Description of the yellow rot pathogen of the medicinal mushroom Ganoderma lucidum
With colleagues in Korea, we identified a pathogen of cultivated Ganoderma lucidum.
Ascospores shown by
scanning electron microscopy
Ganoderma lucidum is a mushroom widely known for its medicinal properties and it is consumed as health food in Asia where it is known as Yeongii in Korea, Lingzhi in China, and Reishi in Japan. The mushroom is widely cultivated on oak logs in greenhouses. In Korea a fungal disease called yellow rot resulted in destructive lesions on the mushrooms and the causal agent became known as the yellow rot pathogen (YRP), but the identity of the fungus was uncertain. By means of morphological features, pathogenicity tests and phylogenetic analyses of DNA sequences, we found that the YRP isolates grouped with an ascomycete Xylogone sphaerospora and with a hyphomycete, Arthrographis cuboidea, but was distinct from either species. Scytalidium lignicola, the type species of Scytalidium, was also related but more distantly. We described the YRP pathogen as the new species Xylogone ganodermophthora and showed by pathogenicity tests that only this species was capable of causing symptoms in Ganoderma lucidum. Read more about G. lucidum
Plant root associated fungi (Leotiomycetes).
Isolation of endophytes from ericoid mycorrhizas by S.Hambleton (Ph.D., Alberta; R. Currah) revealed a group of culturally similar sterile isolates reported
in the literature as Variable White Taxon (Can J Bot 75:1570–1581, 1997). When these isolate were deposited in UAMH, similarites were noted with isolates from spruce mycorrhizas deposited earlier as Sterile white I by R.C. Summerbell (Can J Bot 67:1085–1095, 1989). The new genus, Meliniomyces
Hambleton & Sigler, having phylogenetic relationship to the well-known mycobiont Rhizoscyphus ericae
), was described in a special issue of Studies in Mycology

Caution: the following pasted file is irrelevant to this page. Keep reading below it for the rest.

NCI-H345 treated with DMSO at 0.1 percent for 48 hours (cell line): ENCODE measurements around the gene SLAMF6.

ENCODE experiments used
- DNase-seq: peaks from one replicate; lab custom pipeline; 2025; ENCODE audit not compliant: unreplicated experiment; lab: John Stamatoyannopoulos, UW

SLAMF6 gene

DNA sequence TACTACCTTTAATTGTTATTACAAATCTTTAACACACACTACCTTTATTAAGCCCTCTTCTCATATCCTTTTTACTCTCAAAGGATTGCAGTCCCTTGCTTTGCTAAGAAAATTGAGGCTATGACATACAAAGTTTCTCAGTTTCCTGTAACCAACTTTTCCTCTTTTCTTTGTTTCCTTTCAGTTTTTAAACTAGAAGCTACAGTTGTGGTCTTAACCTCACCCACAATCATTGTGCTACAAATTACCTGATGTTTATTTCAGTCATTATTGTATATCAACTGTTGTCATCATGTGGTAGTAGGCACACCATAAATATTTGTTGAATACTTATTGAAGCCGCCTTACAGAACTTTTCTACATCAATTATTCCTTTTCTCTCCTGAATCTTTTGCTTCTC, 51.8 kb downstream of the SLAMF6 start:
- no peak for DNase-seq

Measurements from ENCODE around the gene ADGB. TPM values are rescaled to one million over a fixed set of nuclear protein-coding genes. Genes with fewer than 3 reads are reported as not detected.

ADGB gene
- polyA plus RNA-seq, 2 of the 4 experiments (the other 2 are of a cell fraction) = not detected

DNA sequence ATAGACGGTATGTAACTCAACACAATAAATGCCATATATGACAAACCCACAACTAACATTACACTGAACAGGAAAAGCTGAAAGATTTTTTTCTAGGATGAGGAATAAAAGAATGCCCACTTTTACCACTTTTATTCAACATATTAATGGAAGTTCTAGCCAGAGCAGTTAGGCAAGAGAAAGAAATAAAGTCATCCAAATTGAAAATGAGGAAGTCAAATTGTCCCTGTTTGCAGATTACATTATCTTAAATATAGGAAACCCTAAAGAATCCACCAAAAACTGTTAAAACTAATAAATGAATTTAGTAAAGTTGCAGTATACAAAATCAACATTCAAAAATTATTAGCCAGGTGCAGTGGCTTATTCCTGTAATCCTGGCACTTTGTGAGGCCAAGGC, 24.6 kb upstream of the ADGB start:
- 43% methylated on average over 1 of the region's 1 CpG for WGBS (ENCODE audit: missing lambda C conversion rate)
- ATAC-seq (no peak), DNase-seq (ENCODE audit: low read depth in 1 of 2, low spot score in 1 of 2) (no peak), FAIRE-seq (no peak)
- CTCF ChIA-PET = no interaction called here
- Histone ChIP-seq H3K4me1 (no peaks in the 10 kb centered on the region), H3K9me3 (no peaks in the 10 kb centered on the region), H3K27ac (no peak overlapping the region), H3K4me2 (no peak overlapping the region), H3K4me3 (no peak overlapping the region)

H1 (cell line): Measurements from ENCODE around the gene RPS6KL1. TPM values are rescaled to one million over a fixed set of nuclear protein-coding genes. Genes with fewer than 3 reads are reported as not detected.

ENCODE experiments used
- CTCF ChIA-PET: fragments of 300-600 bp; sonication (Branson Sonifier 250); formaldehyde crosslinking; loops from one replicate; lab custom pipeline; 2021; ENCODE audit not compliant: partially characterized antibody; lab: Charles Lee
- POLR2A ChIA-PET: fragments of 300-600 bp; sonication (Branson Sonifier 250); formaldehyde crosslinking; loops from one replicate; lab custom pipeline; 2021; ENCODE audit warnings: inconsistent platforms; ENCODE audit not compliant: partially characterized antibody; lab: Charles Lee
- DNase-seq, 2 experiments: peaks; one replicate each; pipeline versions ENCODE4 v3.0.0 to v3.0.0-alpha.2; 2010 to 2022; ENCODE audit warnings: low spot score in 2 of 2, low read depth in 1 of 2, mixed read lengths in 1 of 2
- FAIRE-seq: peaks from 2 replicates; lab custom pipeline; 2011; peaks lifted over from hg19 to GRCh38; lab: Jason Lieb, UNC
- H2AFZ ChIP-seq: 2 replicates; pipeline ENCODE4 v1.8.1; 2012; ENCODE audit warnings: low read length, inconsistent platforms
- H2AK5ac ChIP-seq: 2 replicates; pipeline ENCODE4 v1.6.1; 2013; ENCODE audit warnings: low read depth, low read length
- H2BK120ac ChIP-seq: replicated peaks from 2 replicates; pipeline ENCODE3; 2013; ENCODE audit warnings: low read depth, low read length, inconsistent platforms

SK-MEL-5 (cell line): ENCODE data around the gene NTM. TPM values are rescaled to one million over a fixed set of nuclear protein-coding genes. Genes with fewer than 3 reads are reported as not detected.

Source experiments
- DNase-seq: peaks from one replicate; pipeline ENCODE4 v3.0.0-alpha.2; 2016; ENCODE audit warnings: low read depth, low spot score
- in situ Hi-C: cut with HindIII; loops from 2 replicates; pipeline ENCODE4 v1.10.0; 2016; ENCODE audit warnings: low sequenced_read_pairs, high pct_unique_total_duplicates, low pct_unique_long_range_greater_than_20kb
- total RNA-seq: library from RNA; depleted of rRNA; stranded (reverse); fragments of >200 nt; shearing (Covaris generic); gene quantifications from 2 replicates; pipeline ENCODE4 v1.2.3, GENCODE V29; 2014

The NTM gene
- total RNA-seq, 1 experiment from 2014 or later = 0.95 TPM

focusing on root associated fungi. In addition to isolates obtained from roots of the Orchidaceae, Pinaceae, Betulaceae and Salicaceae, M. variabilis
was shown to be represented by many unnamed sequences in GenBank. Two other species were described as M. bicolor
and M. vraolstadiae
, the latter named after Dr. T. Vrålstad who defined the "Hymenoscyphus ericae
aggregate" (See also Vrålstad et al. New Phytol 145: 549–563, 2000; 155:131–148, 2002). Additional collections
species were obtained in 2009-2010. The genomes of two strains acquired from Dr. G. Grelet have been sequenced (Meliniomyces bicolor strain E = UAMH 11274
and Meliniomyces variabilis strain F (GT02V1) = UAMH 11265
Members of the genus Cryptosporiopsis are also increasingly recognized as common endophytes in plant roots. Isolates from ericaceous plants including Vaccinium species and Gaultheria shallon (salal) from British Columbia were described in Studies in Mycology (2005) as new species, Cryptosporiopsis ericae Sigler and C. brunnea Sigler, based on morphological features and analysis of DNA sequences. Both species were obtained only from surface-sterilized roots but little was known about their functional roles. A study by Wang et al (2007) identified C. ericae and Cryptosporiopsis radicicola as common endophytes in the roots of apparently-healthy Populus tremuloides growing in various soils and moisture regimes in Alberta. On artificially inoculated aspen roots, the hyphae of C. ericae only occasionally penetrated into the host epidermis.
Another Canadian study sampled Vaccinium membranaceum at four elevations in the mountains of east-central British Columbia (Gorzelak et al, Fungal Ecology 2012; 5:36-45). The authors determined that Cryptosporiopsis ericae was among the four most common root endophytes together with Phialocephala fortinii, Rhizoscyphus ericae and Meliniomyces species. C. ericae occurred in plants at all elevations but was more frequent at lower elevations. Based on data from GenBank sequence deposits, C. ericae appears to be widely distributed, occurring in roots of ericaceous, coniferous, deciduous and orchidaceous plants from Canada, China, Taiwan and Europe. In contrast, C. brunnea appears to be a rare taxon, thus far known only from the single Canadian isolation.